As the Heisman Trophy winner prepares for the scrutiny of being the NFL's No. 1 overall pick, his work ethic, fitness and willingness to fit in are impressing his veteran teammates.
"He showed up every day early. He's working hard," Panthers linebacker Jon Beason said Thursday. "He's interacted well and he's shown some great leadership."
Newton is making the best of an off-season like no other because of the lockout.
He can't talk to Carolina's new coaching staff. He's forced to learn the playbook on his own. He doesn't have a contract. It's uncertain if top receiver Steve Smith will be his teammate. There is no indication how long of a preseason there will be.
And yet Newton is considered the key to whether the NFL-worst Panthers can contend.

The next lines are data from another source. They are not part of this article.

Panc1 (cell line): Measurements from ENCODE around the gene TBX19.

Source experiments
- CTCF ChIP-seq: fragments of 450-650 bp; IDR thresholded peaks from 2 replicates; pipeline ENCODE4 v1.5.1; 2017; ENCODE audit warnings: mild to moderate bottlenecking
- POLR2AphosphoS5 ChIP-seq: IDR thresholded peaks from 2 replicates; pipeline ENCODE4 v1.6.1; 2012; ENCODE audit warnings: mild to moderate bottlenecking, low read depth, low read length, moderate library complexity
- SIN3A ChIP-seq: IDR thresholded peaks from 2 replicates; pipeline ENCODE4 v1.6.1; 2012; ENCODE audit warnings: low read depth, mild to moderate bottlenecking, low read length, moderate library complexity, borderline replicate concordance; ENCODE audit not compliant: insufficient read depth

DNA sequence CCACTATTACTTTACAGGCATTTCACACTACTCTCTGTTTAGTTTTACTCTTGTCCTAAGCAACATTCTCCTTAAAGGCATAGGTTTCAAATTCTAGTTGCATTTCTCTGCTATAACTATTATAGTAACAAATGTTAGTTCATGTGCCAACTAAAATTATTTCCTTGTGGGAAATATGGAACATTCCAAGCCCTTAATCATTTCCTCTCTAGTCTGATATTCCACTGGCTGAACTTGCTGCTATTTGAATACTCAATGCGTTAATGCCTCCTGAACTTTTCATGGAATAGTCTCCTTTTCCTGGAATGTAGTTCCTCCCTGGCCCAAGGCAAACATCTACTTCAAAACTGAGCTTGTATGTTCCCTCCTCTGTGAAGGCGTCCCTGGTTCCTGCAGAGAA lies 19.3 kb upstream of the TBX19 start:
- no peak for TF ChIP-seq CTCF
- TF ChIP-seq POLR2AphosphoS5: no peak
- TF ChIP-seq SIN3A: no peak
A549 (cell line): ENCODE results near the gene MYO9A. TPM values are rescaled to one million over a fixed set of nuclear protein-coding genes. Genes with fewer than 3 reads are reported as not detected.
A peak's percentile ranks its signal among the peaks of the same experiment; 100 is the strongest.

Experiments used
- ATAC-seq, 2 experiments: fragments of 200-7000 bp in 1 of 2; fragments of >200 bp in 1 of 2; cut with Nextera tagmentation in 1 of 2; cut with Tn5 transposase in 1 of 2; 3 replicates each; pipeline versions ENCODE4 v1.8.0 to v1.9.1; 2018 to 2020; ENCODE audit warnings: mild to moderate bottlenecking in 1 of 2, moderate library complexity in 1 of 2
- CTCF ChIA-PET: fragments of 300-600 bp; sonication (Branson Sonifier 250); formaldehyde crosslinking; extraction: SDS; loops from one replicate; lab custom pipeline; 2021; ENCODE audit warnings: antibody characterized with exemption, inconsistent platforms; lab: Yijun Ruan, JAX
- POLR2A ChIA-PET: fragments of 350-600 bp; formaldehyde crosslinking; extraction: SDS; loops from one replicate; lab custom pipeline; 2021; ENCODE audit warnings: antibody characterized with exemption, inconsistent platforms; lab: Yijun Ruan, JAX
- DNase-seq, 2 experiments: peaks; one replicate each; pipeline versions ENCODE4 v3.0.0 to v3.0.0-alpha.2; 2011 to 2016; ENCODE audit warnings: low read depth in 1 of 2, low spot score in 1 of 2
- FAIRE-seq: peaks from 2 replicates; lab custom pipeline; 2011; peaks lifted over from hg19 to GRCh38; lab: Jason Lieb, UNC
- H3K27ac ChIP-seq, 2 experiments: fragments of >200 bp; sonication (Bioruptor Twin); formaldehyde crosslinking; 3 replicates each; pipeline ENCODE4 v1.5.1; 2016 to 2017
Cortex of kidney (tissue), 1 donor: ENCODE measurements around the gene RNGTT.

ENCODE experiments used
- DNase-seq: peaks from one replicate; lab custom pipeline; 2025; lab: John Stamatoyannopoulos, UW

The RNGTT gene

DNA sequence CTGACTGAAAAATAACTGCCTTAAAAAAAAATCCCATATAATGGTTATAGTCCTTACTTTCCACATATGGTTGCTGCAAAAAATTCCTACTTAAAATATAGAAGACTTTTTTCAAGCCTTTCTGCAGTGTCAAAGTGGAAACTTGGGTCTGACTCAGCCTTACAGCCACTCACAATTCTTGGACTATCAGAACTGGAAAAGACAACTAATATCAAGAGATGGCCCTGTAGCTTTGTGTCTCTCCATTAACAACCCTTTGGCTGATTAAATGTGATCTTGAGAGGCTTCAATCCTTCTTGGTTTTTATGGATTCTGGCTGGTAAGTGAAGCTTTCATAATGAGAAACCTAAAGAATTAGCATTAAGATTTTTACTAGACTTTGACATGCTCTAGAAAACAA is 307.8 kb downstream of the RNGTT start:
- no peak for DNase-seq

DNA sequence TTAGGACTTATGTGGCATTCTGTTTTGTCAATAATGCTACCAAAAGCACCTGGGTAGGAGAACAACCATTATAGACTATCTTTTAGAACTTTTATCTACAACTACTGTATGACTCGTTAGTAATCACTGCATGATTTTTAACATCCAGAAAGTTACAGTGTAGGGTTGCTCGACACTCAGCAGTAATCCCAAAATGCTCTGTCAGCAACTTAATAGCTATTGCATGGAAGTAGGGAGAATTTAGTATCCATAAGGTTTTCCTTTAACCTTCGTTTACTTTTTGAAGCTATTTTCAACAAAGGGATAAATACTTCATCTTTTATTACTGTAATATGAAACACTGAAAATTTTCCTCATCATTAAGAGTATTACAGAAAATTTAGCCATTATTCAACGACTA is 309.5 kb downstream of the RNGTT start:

Newton is upbeat and confident even as he acknowledges the NFL is not college football.
"Preparing as a quarterback in the NFL is completely different," he said. "The terminology, the blitz schemes, and at the end of the day, you're not playing freshmen anymore. You're playing grown men. This where speed comes into play at all times."
Newton's chiseled 6-foot-5 frame stood out as he wore shorts and a T-shirt without sleeves on Thursday morning, the only day reporters were allowed to attend the workouts. He was one of the first players on the field before 8 a.m. He caught punts before lobbing passes. Left tackle Jordan Gross said Newton has won several conditioning contests.
"Cam has really just come in and kind of kept quiet," Gross said. "He had fun with the guys and tried to fit in and earn respect and doing things right. He's thrown some great passes, gotten under center, been vocal with his cadence when we've done our team offense stuff.
"Overall, he's just shown he's in shape and willing to work hard."